Harper's Magazine, June 1, 2006
The world must reduce its consumption of fossil fuels in order to avoid the worst effects of global warming. This will require many long-term and expensive measures to promote alternative fuels and conservation—and consequently, many major political battles.
But there is one thing we could do now that would change how people consume gasoline. We could switch from the current way in which people pay for auto insurance to a pay-by-the-mile system. Such a switch might reduce annual gasoline consumption by as much as 10 percent, without raising the cost of insurance for an average driver. The key is to change the way that people view the cost of driving their car.
Currently, auto insurance is viewed as a fixed expense. People pay the same amount for their insurance no matter how much they drive. This means that when someone is comparing the cost of driving to work with the cost of carpooling or public transportation, they won't factor in the cost of insurance, because they will pay the same whether they make any particular trip or not.
This would change if drivers paid for insurance by the mile. Taking rough numbers, the average person drives her car around 10,000 miles a year and pays a bit less than $1,000 each year for insurance. This means that the cost of insurance is approximately 10 cents per mile. If for each mile they drive drivers paid 10 cents for insurance, then on average they would pay the same amount for insurance as they do now—but they would have much more incentive to cut back their driving.
So, for instance, a driver who was considering carpooling to avoid a 40-mile roundtrip commute to work could save herself $4 a day (more than $800 a year) in insurance costs by carpooling under the pay-by-the-mile system. Many trips that make sense under the current insurance payment system would not make sense with a pay-by-the-mile system. It would discourage driving in the same way that a large gas tax would discourage driving, except that—on average—no one will pay more for insurance.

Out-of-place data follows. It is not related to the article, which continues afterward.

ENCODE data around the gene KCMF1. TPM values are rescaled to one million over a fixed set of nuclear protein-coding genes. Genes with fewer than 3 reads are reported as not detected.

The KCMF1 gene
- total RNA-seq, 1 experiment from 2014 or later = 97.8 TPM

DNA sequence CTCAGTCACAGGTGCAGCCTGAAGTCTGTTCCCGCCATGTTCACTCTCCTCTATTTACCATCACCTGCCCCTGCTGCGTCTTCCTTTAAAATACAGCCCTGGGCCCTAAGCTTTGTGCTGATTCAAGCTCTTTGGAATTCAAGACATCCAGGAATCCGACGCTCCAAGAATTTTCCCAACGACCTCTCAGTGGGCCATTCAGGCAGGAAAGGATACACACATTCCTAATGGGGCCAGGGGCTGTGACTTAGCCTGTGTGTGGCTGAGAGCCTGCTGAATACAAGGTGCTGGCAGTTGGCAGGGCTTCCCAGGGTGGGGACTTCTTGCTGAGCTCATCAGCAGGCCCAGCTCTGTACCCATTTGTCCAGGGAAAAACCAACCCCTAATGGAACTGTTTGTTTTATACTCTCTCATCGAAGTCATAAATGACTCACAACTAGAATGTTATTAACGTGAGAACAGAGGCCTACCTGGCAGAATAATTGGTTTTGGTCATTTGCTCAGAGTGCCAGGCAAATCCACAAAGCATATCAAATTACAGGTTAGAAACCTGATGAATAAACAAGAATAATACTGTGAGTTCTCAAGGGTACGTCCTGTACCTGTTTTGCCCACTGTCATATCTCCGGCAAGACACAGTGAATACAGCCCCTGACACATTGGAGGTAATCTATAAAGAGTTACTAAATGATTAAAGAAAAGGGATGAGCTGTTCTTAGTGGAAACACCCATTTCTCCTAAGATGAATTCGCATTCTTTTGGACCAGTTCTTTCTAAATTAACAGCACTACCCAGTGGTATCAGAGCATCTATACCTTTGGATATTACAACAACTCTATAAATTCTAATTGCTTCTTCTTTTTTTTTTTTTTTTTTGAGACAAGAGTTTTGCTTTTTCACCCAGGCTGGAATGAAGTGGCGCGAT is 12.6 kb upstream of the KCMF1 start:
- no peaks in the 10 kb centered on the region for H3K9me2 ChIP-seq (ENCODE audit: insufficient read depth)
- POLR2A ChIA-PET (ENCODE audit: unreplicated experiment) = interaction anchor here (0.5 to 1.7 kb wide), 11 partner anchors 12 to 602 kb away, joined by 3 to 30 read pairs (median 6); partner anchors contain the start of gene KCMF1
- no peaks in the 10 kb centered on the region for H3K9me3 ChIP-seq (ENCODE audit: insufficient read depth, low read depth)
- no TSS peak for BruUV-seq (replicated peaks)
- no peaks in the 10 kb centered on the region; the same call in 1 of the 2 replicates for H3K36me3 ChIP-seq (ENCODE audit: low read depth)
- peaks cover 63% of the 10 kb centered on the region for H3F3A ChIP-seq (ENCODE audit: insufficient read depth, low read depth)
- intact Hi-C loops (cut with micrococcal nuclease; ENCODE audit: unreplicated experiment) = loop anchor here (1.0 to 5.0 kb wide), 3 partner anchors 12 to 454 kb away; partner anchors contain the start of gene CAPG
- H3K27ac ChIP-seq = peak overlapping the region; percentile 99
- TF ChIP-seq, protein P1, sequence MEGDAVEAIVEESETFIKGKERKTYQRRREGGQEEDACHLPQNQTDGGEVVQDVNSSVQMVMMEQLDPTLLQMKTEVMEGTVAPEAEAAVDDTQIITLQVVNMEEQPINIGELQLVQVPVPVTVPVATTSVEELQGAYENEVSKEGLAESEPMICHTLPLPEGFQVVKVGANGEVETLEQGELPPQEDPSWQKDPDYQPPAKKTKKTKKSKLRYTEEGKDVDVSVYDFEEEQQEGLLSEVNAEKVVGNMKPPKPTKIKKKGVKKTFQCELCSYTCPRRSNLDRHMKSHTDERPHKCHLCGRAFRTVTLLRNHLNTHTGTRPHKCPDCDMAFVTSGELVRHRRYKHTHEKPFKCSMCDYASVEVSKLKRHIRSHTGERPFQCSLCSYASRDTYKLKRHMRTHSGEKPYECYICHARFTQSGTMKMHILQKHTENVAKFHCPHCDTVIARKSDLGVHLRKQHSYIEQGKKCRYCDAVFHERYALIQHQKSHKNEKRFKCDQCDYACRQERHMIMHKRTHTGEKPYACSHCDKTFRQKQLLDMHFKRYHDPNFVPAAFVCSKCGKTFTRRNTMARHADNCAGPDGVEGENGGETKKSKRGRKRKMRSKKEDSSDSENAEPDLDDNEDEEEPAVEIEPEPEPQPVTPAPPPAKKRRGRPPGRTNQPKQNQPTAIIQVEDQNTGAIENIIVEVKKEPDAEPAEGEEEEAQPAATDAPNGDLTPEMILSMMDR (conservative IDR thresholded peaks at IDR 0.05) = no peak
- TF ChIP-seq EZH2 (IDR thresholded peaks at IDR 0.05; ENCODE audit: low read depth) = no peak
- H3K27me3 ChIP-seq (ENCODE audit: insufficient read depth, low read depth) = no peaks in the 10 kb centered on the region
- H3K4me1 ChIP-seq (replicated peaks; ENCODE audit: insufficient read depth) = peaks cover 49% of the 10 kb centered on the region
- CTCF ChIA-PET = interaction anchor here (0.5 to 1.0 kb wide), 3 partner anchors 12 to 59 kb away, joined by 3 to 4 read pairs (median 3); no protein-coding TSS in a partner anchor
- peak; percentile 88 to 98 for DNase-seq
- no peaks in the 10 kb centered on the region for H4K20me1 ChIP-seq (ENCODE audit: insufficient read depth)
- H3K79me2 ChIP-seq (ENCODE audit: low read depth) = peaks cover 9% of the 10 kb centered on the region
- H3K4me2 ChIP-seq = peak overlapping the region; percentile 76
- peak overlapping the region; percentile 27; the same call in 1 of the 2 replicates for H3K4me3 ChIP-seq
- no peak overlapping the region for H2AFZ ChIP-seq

Pay-by-the-mile insurance can also be adjusted to preserve the existing risk-based system. A wreck-prone teenager may have to pay 20 cents per mile for insurance, while a middle-aged parent with a spotless record may pay 5 cents per mile.
Pay-by-the-mile insurance would have the greatest impact if it were implemented nationally, but since insurance is regulated at the state level, individual states could take action on their own. For example, states could offer a small incentive (a $200 per year tax credit, say) for each pay-by-the-mile insurance policy. Oregon began doing this last year. They are other ways to promote pay-by-the-mile policies, but in some cases states just have to remove obstacles to pay-by-the-mile insurance. State regulators must explicitly approve the type of insurance policies that insurers offer, and in many states current regulations would not even allow pay by the mile policies.
The federal government could also step in to promote pay by the mile insurance by mandating odometer readings with each annual car inspection (as many states already do), then reporting the mileage reading to insurers to facilitate enforcement. States could also increase penalties for tampering with odometers.
The insurance industry will likely oppose any shift, not because they can't make profits on pay-by-the-mile policies, but rather because they don't feel like changing what they are doing. But that doesn't mean it's impossible—in fact, Progressive Auto Insurance has been experimenting with pay-by-the-mile policies, and in southern California, AAA offers a graduated pay-by-the-mile policy that is somewhat like the one I'm proposing.
So yes, insurers would incur some one-time costs by changing their billing policies. But after they switched they would make just as much money, while carbon emissions and our dependence on foreign oil would be significantly reduced. And while getting greenhouse gas emissions down to sustainable levels will require the development of new technologies and, most likely, substantial taxes on the use of fossil fuels, pay-by-the-mile insurance is something that could be done now—and that should have been done yesterday.
Economist Dean Baker is the director of the Center for Economic and Policy Research. His most recent book is The Conservative Nanny State: How the Wealthy Use the Government to Stay Rich and Get Richer, available as a free, downloadable e-book and in paperback. He blogs at Beat the Press.